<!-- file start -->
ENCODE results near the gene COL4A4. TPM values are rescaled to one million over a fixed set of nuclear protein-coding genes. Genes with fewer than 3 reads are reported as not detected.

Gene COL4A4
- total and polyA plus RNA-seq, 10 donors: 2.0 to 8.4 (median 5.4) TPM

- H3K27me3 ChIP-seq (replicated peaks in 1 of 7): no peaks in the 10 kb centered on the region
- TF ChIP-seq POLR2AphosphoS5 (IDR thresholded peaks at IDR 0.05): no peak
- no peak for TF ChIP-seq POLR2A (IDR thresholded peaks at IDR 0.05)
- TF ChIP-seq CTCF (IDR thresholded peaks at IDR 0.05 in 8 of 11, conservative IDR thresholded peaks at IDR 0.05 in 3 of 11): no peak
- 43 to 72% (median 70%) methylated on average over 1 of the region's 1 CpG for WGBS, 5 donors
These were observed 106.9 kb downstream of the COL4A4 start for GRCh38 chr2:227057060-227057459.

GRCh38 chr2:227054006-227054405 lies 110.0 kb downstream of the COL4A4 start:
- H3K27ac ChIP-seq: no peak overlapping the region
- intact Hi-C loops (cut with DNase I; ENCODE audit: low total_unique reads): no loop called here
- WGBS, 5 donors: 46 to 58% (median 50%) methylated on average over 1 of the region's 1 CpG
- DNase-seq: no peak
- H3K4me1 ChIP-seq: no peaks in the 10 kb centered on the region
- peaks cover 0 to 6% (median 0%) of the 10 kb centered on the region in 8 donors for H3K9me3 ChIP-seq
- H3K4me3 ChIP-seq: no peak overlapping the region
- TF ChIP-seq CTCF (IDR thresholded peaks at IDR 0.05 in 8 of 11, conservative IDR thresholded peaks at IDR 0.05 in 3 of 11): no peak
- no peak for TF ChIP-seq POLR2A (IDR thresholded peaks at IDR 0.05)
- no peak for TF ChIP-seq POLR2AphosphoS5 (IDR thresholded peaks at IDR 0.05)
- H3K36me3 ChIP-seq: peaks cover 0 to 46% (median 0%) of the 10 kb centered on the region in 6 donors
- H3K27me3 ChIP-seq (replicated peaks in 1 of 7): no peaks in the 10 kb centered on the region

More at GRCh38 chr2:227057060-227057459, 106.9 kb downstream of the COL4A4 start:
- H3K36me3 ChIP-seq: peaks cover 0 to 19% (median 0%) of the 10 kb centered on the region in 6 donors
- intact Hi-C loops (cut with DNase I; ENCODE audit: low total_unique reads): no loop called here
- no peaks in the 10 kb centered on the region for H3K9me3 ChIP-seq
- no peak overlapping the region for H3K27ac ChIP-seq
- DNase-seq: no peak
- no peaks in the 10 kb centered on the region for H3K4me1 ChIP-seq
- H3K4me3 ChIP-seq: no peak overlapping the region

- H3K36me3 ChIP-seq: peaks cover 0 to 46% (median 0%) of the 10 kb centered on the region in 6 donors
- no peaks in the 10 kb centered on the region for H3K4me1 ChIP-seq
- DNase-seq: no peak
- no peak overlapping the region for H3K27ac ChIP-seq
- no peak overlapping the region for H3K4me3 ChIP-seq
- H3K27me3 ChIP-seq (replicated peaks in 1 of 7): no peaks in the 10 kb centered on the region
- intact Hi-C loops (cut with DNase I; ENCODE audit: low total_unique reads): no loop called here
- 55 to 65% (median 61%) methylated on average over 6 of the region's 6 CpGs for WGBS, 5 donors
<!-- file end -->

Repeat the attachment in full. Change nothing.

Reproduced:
ENCODE results near the gene COL4A4. TPM values are rescaled to one million over a fixed set of nuclear protein-coding genes. Genes with fewer than 3 reads are reported as not detected.

Gene COL4A4
- total and polyA plus RNA-seq, 10 donors: 2.0 to 8.4 (median 5.4) TPM

- H3K27me3 ChIP-seq (replicated peaks in 1 of 7): no peaks in the 10 kb centered on the region
- TF ChIP-seq POLR2AphosphoS5 (IDR thresholded peaks at IDR 0.05): no peak
- no peak for TF ChIP-seq POLR2A (IDR thresholded peaks at IDR 0.05)
- TF ChIP-seq CTCF (IDR thresholded peaks at IDR 0.05 in 8 of 11, conservative IDR thresholded peaks at IDR 0.05 in 3 of 11): no peak
- 43 to 72% (median 70%) methylated on average over 1 of the region's 1 CpG for WGBS, 5 donors
These were observed 106.9 kb downstream of the COL4A4 start for GRCh38 chr2:227057060-227057459.

GRCh38 chr2:227054006-227054405 lies 110.0 kb downstream of the COL4A4 start:
- H3K27ac ChIP-seq: no peak overlapping the region
- intact Hi-C loops (cut with DNase I; ENCODE audit: low total_unique reads): no loop called here
- WGBS, 5 donors: 46 to 58% (median 50%) methylated on average over 1 of the region's 1 CpG
- DNase-seq: no peak
- H3K4me1 ChIP-seq: no peaks in the 10 kb centered on the region
- peaks cover 0 to 6% (median 0%) of the 10 kb centered on the region in 8 donors for H3K9me3 ChIP-seq
- H3K4me3 ChIP-seq: no peak overlapping the region
- TF ChIP-seq CTCF (IDR thresholded peaks at IDR 0.05 in 8 of 11, conservative IDR thresholded peaks at IDR 0.05 in 3 of 11): no peak
- no peak for TF ChIP-seq POLR2A (IDR thresholded peaks at IDR 0.05)
- no peak for TF ChIP-seq POLR2AphosphoS5 (IDR thresholded peaks at IDR 0.05)
- H3K36me3 ChIP-seq: peaks cover 0 to 46% (median 0%) of the 10 kb centered on the region in 6 donors
- H3K27me3 ChIP-seq (replicated peaks in 1 of 7): no peaks in the 10 kb centered on the region

More at GRCh38 chr2:227057060-227057459, 106.9 kb downstream of the COL4A4 start:
- H3K36me3 ChIP-seq: peaks cover 0 to 19% (median 0%) of the 10 kb centered on the region in 6 donors
- intact Hi-C loops (cut with DNase I; ENCODE audit: low total_unique reads): no loop called here
- no peaks in the 10 kb centered on the region for H3K9me3 ChIP-seq
- no peak overlapping the region for H3K27ac ChIP-seq
- DNase-seq: no peak
- no peaks in the 10 kb centered on the region for H3K4me1 ChIP-seq
- H3K4me3 ChIP-seq: no peak overlapping the region

- H3K36me3 ChIP-seq: peaks cover 0 to 46% (median 0%) of the 10 kb centered on the region in 6 donors
- no peaks in the 10 kb centered on the region for H3K4me1 ChIP-seq
- DNase-seq: no peak
- no peak overlapping the region for H3K27ac ChIP-seq
- no peak overlapping the region for H3K4me3 ChIP-seq
- H3K27me3 ChIP-seq (replicated peaks in 1 of 7): no peaks in the 10 kb centered on the region
- intact Hi-C loops (cut with DNase I; ENCODE audit: low total_unique reads): no loop called here
- 55 to 65% (median 61%) methylated on average over 6 of the region's 6 CpGs for WGBS, 5 donors